As you are probably well aware by now, this country is screwed.
Now, I ain’t gon’ even lie to y’all: when it comes to economics, I suck. Plain and simple. So don’t be surprised to be on the receiving end of a blank stare if you ever asked me to make sense out of this financial mess. But even though I’m what they refer to in Latin as an Economous Ignoramus, I find solace in knowing that even the most talented economists usually can’t explain this mess. I’ve found quite a few blogs and websites that attempt to describe this financial meltdown in laymen terms. I’m still reviewing those sites to see how much of it actually makes sense. But from a political standpoint – where my interests especially lie – I’ve feel a little more equipped to provide commentary. Particularly, here are some of the non-financial things I’ve gather about this crisis so far:
-There is a direct and causal relationship between electability and crisis management.
The American political system was designed to bridge the decisions made by Congressional members and the interests of the constituency whom they serve. Members of the House (whose terms only last for two years) represent constituents from a smaller, more intimate electorate. As a result, House Representatives tend to be more responsive to issues and opinions more directly felt by citizens at the district level. Six-year termed members of the Senate – on the other hand – are called to be more discursive and insulated from the public. Combined, the House and the Senate represent the delicate balance between preserving the State’s individualism and the country’s interests. Personally, I hate this system. But that’s how it is and how it will remain. So I roll with the punches.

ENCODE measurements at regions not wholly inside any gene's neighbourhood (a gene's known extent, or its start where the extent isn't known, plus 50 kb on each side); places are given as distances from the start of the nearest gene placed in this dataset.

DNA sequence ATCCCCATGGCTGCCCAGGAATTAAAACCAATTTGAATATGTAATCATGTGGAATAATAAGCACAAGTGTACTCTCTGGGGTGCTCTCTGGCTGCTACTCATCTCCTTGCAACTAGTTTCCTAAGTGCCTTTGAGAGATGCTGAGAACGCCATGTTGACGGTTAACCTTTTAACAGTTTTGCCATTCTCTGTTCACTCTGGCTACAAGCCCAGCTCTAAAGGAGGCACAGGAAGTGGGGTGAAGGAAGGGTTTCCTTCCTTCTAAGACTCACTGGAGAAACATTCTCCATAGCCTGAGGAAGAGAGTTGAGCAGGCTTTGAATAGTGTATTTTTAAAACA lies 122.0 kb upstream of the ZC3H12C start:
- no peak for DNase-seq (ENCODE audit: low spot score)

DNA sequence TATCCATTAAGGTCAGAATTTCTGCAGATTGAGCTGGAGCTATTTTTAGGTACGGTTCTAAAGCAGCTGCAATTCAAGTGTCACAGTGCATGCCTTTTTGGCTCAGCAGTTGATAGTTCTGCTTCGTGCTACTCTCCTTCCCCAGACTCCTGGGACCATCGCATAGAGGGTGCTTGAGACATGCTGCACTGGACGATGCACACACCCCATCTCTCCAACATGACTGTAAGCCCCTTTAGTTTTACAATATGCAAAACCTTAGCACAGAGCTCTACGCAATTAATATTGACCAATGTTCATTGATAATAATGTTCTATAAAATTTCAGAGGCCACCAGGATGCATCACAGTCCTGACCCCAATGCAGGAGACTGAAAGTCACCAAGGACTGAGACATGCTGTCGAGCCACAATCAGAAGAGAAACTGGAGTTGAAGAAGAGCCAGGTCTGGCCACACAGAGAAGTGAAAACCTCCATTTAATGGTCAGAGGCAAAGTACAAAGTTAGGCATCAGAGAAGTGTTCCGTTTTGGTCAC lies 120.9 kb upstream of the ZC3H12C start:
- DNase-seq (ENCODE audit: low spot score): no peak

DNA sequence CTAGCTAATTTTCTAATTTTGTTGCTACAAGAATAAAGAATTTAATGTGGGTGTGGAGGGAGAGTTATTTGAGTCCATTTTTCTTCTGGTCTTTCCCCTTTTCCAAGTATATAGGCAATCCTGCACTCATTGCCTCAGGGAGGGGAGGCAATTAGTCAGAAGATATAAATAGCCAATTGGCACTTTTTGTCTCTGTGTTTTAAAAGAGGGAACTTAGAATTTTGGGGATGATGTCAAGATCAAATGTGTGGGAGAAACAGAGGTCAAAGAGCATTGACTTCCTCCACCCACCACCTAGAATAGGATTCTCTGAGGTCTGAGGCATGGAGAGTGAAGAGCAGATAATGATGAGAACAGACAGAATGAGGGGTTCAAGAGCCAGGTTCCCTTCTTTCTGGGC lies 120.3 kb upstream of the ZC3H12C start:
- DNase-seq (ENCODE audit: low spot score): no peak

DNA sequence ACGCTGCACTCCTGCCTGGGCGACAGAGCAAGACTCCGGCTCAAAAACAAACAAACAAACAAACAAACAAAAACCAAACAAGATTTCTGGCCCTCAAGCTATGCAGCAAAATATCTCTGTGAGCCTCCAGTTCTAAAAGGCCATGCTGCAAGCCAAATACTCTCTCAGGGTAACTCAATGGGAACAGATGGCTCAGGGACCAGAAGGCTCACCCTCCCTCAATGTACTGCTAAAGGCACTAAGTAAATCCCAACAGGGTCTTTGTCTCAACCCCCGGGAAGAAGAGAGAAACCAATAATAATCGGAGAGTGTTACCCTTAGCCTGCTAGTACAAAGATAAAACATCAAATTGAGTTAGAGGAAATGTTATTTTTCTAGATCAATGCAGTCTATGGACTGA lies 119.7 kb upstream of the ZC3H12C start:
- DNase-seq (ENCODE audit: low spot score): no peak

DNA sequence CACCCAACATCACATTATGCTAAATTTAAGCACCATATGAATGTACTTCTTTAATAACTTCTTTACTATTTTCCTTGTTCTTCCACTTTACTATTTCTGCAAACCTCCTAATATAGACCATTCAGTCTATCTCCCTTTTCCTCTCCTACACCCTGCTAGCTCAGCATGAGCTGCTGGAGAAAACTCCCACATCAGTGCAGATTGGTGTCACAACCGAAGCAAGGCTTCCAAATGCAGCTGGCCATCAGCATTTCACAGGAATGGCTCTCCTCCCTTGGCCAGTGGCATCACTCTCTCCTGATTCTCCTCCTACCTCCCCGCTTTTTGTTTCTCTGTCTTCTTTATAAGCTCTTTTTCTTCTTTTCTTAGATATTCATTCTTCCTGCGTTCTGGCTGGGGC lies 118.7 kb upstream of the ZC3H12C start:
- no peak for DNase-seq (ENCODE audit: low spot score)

We’ve seen how this system can flop; particularly by using the counts from the Senate and the House to make up the dreaded Electoral College. But the divided vote on the bailout is another clear indication that this system needs considerable work. The dominating opposition to the bill is a clear reflection of the fact that many members of the House up for reelection (on both sides) did not want an affirmative vote for the bailout hovering above their heads. Even if they can cite more reasons why they would oppose the bailout (I’ve got my reasons too), they are simply unwilling to lose potential voters at the risk of a long term resolution to this nation’s financial crisis. With limited terms and far more direct connection with their constituency, members of the House will likely continue choosing future electability instead of opting for a practical but unpopular method of alleviating our financial problems.
-Republican unification is on the decline.